The Caspian Chef

Spreading love and awareness, fostering conversations, and bridging cultural gaps. Psychotherapist and Persian cuisine teacher.

Eshgh (love) عشق

Ferni – Rose water rice pudding

فرنی

This is Ferni, one of the most comforting and familiar dishes in Persian cuisine; a smooth and creamy dessert that is loved by both the old and the young. Though to call it *just* a dessert really doesn’t capture the essence and significance of this dish.

Ferni is so much more than a sweet rice pudding; it is a cultural phenomenon which requires more explanation. But first let’s talk about it as a culinary creation.

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Aash Gholvat – Potato and herb stew with eggs

آش قلوت

What looks like a soup or a stew, but is neither? It is an Aash!

Aash has always been front and center in Persian cuisine. This is a Persian term used to describe a thick style of soup that often combines a variety of beans, grains, sometimes noodles, herbs, spices and meat. 

There are nearly 50 varieties of Aash. Aash Resteh, Aash Jow and Aash Sholeh Ghalamkar top the list, followed by less recognized and more regional Aash dishes.

This Aash definitely packs a ton of flavors into a surprisingly simple vegetarian dish. The usual suspects in this Aash are Sabzi (fresh herbs in Farsi), and sprinkled on top fried dried mint leaves and caramelized onions.

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Sholeh Zard – Saffron and rosewater rice pudding

شله زرد

Sholeh Zard is a beloved and popular rice pudding that has all the quintessential flavors of a Persian dessert. Fragrant Persian rice is slowly simmered in a large body of water until it begins to soften. One by one, saffron, rosewater and sugar find their way into the pot and diligently do their part to create a creamy, aromatic and vibrant rice pudding that is as familiar to Iranians as apple pie is to Americans.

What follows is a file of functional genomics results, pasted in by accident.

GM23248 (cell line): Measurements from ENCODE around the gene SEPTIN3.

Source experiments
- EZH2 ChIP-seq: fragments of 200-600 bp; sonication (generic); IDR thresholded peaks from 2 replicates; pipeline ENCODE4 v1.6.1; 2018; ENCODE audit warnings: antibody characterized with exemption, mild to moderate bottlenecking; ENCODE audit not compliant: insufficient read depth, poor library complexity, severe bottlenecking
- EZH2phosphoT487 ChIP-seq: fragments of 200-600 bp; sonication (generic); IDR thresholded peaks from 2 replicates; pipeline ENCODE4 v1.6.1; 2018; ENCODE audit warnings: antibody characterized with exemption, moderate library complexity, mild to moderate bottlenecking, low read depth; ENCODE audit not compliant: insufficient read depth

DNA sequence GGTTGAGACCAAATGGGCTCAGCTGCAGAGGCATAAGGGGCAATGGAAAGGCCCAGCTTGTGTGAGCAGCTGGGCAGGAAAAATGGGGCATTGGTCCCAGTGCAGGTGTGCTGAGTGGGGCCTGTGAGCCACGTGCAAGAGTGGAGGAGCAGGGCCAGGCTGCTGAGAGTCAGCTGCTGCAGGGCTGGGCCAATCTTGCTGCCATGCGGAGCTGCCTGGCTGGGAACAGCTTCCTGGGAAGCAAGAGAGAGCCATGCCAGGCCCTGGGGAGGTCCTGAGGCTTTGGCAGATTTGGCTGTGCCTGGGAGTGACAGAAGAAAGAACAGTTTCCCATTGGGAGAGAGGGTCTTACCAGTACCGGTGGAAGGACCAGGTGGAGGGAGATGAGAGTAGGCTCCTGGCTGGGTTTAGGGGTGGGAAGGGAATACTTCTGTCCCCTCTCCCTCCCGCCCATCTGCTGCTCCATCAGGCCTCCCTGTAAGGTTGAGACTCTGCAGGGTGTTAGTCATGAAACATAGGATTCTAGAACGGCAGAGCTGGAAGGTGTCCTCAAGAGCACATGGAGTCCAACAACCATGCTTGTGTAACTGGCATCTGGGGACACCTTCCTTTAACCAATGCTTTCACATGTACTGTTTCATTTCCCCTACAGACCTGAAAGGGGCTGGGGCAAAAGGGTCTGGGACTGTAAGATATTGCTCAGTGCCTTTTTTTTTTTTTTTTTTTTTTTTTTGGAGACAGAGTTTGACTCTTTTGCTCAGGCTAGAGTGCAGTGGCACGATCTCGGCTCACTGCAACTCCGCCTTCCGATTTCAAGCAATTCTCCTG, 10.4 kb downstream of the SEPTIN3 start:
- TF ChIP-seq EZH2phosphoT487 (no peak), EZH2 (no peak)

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Khoresh Kadu Halvaee – Butternut squash and golden plum stew

خورش کدو حلوائی

For me, there is something so special about this dish as it marks the beginning of Autumn by celebrating the season’s bounty.

Every year I find myself eagerly looking forward to the arrival of Fall and its seasonal produce: from an amazing variety of squashes including the sweet and tender butternut squash, to fruit like persimmons, quince, and pomegranate, and above all the extraordinarily flavorful Persian golden plums, known as Aloo Zard. These plums are golden in color and have a unique tart flavor which wins the hearts of all Iranians.

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Shirini Napoleoni – Napoleon pastries

شیرینی ناپلئونی

Shirini Napoleoni, or Napoleon pastries, are popular dessertys in Iran that are closely related to the French Mille-feuilles. The French name translates to “a thousand leaves”, referencing the layers of flaky and buttery puff pastry.

Traditionally, a mille-feuille is made of three layers of puff pastry, alternating with two layers of crème pâtissière. The top pastry layer is often then covered with cream and chocolate drizzle, pastry crumbs, or various coarsely ground nuts.